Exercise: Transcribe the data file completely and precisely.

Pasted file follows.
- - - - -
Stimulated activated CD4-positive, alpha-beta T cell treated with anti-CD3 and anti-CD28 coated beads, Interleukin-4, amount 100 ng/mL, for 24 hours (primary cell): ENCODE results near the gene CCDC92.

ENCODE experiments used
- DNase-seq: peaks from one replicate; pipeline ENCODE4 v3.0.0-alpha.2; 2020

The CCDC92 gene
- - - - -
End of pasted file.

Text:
Stimulated activated CD4-positive, alpha-beta T cell treated with anti-CD3 and anti-CD28 coated beads, Interleukin-4, amount 100 ng/mL, for 24 hours (primary cell): ENCODE results near the gene CCDC92.

ENCODE experiments used
- DNase-seq: peaks from one replicate; pipeline ENCODE4 v3.0.0-alpha.2; 2020

The CCDC92 gene